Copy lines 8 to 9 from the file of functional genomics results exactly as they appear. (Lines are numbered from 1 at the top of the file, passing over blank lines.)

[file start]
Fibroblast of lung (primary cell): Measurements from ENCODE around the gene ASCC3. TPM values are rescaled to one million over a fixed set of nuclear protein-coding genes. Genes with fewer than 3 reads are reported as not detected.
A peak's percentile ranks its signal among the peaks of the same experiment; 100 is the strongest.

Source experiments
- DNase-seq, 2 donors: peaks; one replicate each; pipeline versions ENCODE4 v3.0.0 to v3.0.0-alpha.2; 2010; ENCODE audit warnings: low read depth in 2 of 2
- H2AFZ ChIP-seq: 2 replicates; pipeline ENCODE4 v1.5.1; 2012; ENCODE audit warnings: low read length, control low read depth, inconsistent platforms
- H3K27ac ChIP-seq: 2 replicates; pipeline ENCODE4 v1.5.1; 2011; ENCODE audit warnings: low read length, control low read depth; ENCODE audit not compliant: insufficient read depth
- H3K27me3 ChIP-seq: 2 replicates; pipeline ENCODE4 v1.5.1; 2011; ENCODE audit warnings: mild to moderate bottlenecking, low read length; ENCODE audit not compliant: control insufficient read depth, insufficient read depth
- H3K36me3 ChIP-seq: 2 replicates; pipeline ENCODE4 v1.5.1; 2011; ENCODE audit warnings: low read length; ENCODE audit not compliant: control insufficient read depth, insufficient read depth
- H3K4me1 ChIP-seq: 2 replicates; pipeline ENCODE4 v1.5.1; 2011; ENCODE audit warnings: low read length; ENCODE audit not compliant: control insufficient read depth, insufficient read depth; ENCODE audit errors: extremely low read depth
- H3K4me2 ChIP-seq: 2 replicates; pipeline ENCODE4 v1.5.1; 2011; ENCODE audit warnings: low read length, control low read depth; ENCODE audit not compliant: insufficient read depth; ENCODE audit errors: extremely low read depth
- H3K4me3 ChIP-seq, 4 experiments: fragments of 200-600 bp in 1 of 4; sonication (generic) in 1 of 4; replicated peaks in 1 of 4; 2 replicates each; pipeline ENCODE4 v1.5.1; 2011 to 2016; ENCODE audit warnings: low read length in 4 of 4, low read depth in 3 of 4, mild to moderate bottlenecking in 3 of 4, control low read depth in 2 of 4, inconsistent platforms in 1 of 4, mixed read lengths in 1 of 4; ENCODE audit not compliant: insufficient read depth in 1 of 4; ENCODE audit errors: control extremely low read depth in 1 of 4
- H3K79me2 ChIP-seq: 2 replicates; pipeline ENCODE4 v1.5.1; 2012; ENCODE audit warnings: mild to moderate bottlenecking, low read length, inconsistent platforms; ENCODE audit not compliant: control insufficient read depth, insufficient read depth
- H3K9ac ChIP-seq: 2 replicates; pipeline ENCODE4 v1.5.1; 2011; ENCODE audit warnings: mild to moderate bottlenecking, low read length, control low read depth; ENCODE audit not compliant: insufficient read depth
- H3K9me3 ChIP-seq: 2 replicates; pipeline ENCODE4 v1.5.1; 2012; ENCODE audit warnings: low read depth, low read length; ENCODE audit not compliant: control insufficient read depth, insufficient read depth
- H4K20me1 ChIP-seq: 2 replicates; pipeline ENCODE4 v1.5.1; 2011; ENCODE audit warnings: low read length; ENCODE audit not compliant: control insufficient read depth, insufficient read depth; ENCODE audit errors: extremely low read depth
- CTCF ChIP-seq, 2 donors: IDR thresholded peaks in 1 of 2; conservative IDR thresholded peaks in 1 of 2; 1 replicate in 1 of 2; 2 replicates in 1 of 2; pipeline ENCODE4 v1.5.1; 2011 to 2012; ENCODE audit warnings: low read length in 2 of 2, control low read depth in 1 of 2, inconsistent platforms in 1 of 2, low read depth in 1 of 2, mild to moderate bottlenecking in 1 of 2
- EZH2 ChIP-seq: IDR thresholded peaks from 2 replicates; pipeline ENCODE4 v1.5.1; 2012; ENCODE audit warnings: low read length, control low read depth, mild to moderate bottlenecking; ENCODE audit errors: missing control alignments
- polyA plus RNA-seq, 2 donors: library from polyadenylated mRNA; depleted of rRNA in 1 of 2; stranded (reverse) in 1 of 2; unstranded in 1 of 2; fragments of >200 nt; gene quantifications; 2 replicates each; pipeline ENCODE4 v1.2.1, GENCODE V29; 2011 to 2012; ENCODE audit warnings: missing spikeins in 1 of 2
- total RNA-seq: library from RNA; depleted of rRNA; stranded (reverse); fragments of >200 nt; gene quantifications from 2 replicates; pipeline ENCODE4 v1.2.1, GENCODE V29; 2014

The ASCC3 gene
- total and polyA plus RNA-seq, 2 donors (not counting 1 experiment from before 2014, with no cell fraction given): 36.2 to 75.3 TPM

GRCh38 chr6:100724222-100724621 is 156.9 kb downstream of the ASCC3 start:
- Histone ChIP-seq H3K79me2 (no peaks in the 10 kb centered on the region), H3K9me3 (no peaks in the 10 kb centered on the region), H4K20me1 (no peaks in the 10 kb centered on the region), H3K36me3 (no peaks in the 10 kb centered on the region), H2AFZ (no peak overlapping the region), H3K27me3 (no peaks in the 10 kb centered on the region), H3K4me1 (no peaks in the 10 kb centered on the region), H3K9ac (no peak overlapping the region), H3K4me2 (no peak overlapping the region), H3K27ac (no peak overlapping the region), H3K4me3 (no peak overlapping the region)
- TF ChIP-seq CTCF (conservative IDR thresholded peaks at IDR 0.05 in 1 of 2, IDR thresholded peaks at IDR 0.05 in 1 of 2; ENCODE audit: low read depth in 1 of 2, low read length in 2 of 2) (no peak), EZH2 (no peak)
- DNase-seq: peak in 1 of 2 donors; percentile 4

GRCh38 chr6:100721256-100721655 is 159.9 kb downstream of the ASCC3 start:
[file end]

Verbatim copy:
- H3K36me3 ChIP-seq: 2 replicates; pipeline ENCODE4 v1.5.1; 2011; ENCODE audit warnings: low read length; ENCODE audit not compliant: control insufficient read depth, insufficient read depth
- H3K4me1 ChIP-seq: 2 replicates; pipeline ENCODE4 v1.5.1; 2011; ENCODE audit warnings: low read length; ENCODE audit not compliant: control insufficient read depth, insufficient read depth; ENCODE audit errors: extremely low read depth